China’s desire to set up free trade ports is not new and has so far met with limited success but there now seems to be added impetus, with more overt official support, that may make it different this time around.
The flagship China (Shanghai) Pilot Free Trade Zone in Shanghai was first set up in 2013 but did not attract as much of the foreign investment and interest it had hoped for. It has recently received an impetus with news that a plan to set up a free port within the zone has gone into the planning stage.
Local media recently cited Vice-Premier Wang Yang putting his support behind a plan to transform key mainland ports including Shanghai into free-trade hubs similar to Hong Kong and Singapore. There were no specific details released however.
In an increasingly globalised world, the free movement of goods and services has heightened the need to stay competitive. As China rapidly develops and its economy evolves, it has also seen the attraction of free ports.
However, the development of free trade zones as a precursor to the rise of free ports is contingent on the free flow of capital, trade and labour.
While there is an ambition to develop such free trade zones in China, the ability to do so may have been hampered earlier by the typical cautious pace of change and perhaps a lack of clarity about what it wants to gain from the setting up of a free port and as such what needs to be done to achieve this.
Some vague ideas about better integrating manufacturing with trade while also boosting foreign direct investment led to a drive to boost the services sector and regulations were liberalized in some segments such as ship management.
In 2015 the government liberalized investment rules for shipping companies. This saw companies such as Hong Kong’s Wallem Ship Management going in at the outset. Among the highest profile names to also enter the market was V. Ships, which set up an office. Anglo-Eastern Ship Management just last year opened a joint venture new manning office in Shanghai in partnership with Shanghai Sinoship Seafarer Management, one of the five largest crewing companies in China.
It was also seen that another way the shipping and logistics industry could benefit from greater liberalisation is through relaxation of customs rules, allowing the zone to function like a huge bonded warehouse or distribution centre that can meet the needs of the booming e-commerce industry in China.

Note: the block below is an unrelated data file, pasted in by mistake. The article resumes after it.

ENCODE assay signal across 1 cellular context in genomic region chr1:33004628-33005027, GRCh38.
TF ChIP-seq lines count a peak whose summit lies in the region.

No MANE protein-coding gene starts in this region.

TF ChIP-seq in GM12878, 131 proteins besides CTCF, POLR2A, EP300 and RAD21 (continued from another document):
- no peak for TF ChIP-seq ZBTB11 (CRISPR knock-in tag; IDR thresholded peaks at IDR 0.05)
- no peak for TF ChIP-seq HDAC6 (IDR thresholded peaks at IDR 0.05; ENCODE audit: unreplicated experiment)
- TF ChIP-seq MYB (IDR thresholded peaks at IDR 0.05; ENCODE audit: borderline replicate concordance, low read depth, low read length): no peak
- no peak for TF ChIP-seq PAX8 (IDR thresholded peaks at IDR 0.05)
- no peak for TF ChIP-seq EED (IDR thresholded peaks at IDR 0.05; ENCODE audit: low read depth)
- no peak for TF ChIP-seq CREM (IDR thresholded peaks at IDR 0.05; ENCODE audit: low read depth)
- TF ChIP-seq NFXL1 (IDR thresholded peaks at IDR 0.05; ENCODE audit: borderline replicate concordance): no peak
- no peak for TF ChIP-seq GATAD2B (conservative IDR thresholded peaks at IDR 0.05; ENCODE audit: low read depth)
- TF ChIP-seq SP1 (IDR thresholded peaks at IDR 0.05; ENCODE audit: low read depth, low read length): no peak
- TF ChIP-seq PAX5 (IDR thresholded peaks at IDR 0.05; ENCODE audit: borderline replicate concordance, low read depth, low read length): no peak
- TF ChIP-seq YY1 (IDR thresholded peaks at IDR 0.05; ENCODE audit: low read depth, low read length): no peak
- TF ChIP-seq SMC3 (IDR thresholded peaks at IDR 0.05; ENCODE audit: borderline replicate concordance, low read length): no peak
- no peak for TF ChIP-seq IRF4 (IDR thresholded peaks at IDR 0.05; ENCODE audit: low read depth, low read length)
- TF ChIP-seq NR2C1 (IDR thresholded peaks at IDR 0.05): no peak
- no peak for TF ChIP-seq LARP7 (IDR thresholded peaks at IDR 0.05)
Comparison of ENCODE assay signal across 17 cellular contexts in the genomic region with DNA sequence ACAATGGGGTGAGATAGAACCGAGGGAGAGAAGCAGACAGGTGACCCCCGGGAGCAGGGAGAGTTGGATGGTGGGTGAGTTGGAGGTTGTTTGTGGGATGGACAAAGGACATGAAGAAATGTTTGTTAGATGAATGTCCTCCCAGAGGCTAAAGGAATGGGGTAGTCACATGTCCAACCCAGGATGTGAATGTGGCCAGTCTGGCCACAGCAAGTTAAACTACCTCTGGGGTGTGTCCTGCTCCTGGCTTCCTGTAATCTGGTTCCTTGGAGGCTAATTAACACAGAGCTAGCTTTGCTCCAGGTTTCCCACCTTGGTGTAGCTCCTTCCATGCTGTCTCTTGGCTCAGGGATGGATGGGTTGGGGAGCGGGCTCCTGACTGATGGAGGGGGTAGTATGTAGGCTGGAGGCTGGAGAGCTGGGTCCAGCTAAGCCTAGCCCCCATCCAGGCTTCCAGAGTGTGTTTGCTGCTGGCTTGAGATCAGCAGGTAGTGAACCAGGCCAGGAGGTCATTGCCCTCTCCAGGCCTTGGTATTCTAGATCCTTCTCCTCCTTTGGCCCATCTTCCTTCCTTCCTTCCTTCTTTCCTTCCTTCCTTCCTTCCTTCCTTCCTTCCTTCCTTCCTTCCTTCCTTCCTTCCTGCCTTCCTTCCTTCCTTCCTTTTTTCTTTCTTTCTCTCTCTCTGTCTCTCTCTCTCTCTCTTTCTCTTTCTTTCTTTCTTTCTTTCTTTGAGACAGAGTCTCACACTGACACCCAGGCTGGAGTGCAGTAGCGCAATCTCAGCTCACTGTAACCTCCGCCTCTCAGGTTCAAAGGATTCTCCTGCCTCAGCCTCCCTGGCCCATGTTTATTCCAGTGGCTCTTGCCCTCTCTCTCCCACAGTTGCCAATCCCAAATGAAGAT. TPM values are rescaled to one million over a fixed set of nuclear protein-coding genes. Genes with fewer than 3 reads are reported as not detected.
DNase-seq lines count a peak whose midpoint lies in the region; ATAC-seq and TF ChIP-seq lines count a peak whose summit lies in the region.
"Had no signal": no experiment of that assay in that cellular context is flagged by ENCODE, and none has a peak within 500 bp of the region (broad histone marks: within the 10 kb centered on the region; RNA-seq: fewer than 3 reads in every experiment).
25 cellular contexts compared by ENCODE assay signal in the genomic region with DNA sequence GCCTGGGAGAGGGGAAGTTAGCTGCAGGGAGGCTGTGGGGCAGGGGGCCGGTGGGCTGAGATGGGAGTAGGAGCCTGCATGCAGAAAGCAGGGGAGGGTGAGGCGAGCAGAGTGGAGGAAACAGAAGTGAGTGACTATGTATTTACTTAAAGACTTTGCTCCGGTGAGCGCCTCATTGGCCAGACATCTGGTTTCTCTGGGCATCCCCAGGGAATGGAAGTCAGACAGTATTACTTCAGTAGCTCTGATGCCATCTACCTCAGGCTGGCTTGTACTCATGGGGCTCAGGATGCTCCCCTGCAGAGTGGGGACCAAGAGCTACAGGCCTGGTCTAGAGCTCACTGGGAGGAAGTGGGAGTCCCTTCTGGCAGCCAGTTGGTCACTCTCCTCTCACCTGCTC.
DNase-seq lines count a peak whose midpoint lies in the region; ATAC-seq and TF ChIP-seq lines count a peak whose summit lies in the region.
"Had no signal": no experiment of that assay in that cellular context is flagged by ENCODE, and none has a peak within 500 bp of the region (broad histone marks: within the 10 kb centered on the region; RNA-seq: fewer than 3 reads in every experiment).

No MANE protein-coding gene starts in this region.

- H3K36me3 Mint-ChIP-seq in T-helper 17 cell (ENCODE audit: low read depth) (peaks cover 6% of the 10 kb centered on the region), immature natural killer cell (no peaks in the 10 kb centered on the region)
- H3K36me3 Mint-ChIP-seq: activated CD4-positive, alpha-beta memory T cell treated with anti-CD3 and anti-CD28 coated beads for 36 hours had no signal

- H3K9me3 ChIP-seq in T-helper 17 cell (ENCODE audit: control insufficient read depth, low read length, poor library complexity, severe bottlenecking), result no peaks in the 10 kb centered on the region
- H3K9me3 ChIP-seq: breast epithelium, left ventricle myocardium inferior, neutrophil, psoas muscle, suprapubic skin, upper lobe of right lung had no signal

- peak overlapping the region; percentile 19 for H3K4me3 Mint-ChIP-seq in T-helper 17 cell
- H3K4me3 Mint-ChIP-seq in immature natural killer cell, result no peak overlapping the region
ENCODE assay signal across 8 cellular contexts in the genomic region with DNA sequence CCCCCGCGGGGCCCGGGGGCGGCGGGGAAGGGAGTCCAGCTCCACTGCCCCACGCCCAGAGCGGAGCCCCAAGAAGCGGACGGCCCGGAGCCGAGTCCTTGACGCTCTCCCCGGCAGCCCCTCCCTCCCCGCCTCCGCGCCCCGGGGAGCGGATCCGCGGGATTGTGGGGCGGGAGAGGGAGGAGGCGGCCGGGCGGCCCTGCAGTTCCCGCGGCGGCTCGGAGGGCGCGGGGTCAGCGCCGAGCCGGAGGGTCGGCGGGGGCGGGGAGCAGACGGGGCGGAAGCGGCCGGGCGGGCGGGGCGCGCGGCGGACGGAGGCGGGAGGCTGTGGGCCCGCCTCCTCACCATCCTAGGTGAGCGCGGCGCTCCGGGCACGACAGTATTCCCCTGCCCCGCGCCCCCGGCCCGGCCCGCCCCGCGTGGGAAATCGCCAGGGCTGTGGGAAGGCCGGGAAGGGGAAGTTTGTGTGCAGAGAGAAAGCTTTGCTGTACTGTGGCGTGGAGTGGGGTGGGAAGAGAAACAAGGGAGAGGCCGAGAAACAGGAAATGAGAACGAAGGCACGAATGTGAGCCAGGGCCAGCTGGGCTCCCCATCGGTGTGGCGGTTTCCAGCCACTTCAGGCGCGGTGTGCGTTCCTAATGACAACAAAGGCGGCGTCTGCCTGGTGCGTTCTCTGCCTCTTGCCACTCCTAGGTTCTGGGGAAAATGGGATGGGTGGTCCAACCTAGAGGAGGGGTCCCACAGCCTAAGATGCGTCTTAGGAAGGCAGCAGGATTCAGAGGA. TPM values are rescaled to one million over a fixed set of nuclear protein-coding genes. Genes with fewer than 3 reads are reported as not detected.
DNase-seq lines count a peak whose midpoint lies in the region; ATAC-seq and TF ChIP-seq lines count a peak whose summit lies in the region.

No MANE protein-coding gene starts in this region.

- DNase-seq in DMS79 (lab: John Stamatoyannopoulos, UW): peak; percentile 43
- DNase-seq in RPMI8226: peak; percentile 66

The latest iteration of the policy is to develop “system innovation”, Li Guanghui, vice-president of the Chinese Academy of International Trade and Economic Cooperation was quoted as saying in China Daily.
While the usual buzzwords of high-standard trade, financial, foreign currency and investment supervision systems were bandied about, cities such as Singapore, Hong Kong and Dubai were also cited and terms like global logistics centres and the trade, finance and service sectors were highlighted,
This may well set the free trade zone system on the right track as the Shanghai FTZ already encompasses Waigaoqiao port, Shanghai Waigaoqiao bonded zone and Yangshan bonded port area, the major port and logistics areas.
Meanwhile there are also plans to develop another free port within the Zhejiang FTZ to “further liberalize trade in bulk commodities” especially crude and refined oil.
Alluding to the direction the Chinese authorities are heading in, Li said: “"Breakthroughs in areas of trade facilitation measures, ship fuel prices, financial support, customs supervision, inspection and quarantine must be available for a free port within the FTZ.”
Industry experts note that despite high cargo volume passing through China’s ports, most bunkering is done in Singapore, where fuel is $20 per ton cheaper than even the domestic bonded price of bunker in China.
Reports from on the ground so far suggest that practice has yet to catch up with theory in many cases. But if Shanghai is really able to replicate the conditions in Hong Kong and Singapore to be a true marketplace for offshore trade and offshore finance and other ports such as in Zhejiang are also able to follow suit, they could threaten Hong Kong’s traditional middleman role into the Chinese market.
While around 40% of China’s foreign trade goes through Hong Kong, the city’s shippers have dealt with the threat of easing of China’s cabotage rule for years.
The real issue is whether China, starting with Shanghai, will take a chunk out of Hong Kong’s services sector dominance as well. Whether the central government has the determination to do so and the local authorities the wherewithal to carry it out remains to be seen.